by Neometro

Urban Play at George Corner

Architecture - by Open Journal

This article by Beverley Johanson originally appeared in the Sunday Age on 18 October 2015 and is republished here with the journalists’ permission.

In one of the picturesque streets that still speaks clearly of Fitzroy’s early days, but sits on the doorstep of all that is exciting about the suburb in the 21st century, Neometro has built George Corner, a group of 40 apartments over six levels.

“The building’s facade draws from the site’s industrial heritage and remains true to the urban fabric of the area,” says James Tutton, director of Neometro, a design and socially focused development group that was founded in 1985.

Clare McAllister, a founding director of Neometro and now of McAllister Alcock Architects, designed George Corner.
Photo by Derek Swalwell

Photo by Derek Swalwell

She has a strong interest in environmentally sustainable design and has created a building that focuses on residents’ well-being.

Double glazing, heating and air- conditioning, video security in the basement car park and foyer, optimum ventilation and abundant natural light make it an easy, comfortable building in which to live.

A cafe on the ground floor will add a lively vibe to the amenity.

The exterior is predominantly off-form concrete and natural cement renders with timber inserts.

Moveable external screens and blinds in three shades of red – a reference to the brick of the old warehouses – are a lively and dynamic element of the exterior, changing it at the whim of the occupants.

The interior combines polished concrete, natural timber floors and exposed concrete walls complemented by an understated palette of white walls and black frames to the doors and windows.

Ribbon-thin skirting boards and black accents in door and light fittings are clean- cut and stylish.

Photo by Derek Swalwell

Photo by Derek Swalwell

Deck-style balconies add an element of texture.

Living areas have warm timber or polished concrete floors and bedrooms are carpeted.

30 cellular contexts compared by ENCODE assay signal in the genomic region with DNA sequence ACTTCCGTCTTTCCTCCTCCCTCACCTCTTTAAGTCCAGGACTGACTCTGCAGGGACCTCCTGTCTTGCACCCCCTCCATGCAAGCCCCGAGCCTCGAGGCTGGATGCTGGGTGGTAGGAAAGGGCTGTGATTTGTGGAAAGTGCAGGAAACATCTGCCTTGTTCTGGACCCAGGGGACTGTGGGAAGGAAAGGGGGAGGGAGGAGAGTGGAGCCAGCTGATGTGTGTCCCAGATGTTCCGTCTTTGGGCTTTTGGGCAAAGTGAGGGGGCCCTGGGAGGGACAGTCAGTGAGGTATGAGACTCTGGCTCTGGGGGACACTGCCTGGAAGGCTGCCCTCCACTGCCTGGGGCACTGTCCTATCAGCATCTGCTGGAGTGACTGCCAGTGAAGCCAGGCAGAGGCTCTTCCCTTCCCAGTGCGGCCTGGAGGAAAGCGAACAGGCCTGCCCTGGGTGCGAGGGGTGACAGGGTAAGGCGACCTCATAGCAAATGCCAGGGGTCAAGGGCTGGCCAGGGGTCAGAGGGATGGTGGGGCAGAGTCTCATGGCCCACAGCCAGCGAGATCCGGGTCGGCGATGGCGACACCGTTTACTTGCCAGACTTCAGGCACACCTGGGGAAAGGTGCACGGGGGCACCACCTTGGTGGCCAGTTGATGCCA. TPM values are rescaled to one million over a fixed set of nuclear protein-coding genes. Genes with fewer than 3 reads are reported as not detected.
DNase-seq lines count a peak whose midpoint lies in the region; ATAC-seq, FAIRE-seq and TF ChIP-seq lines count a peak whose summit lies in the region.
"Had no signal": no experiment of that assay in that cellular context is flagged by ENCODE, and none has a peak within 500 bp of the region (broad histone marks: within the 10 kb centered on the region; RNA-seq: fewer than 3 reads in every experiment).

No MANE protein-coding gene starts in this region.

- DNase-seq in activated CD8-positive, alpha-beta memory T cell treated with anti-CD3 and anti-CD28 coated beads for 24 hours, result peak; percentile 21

Details such as recharge stations for electronic devices have been incorporated into the 14 one-bedroom and 26 two- bedroom apartments and some have study nooks with sliding doors. Storage has been maximised.

Kitchens have soft-close drawers and cupboards, textured splashbacks, stainless steel benches and Miele appliances. Some have a moveable bench creating a high degree of flexibility.

The bathrooms are an interesting rhythmic play on charcoal and white. Dark floor tiles are grouted with white while the walls have square and rectangular white tiles outlined in charcoal.

Construction of George Corner is now complete and residents will move in before the end of the year.

Neometro collaborated with Hub, the uber-design furniture and lighting retailer, to furnish an apartment and show owners and the potential buyers of just how fabulous their living spaces could be.

Hub owner and director Jaci Foti-Lowe also delivered a masterclass on how to furnish for maximum comfort and good looks.

Photo by Derek Swalwell

Photo by Derek Swalwell

“The key is to feel comfortable, not cluttered, and that means understanding that the things that might give you joy in a sprawling space may not give the same sense of tranquillity in an apartment,” she said.

“There are rewards that come with a small space as long as you recognise that what you leave out is just as important as the furniture you put in.”

One-bedroom apartments range from $445,000 to $540,000 and two-bedrooms from $750,000 to $835,000.

The prototype apartment at 377 George Street is open by appointment. Phone Rosemary Sarr on 8598 9600.


Search Open Journal

Subscribe to Open Journal:

Subscribe here

Connect with Open Journal: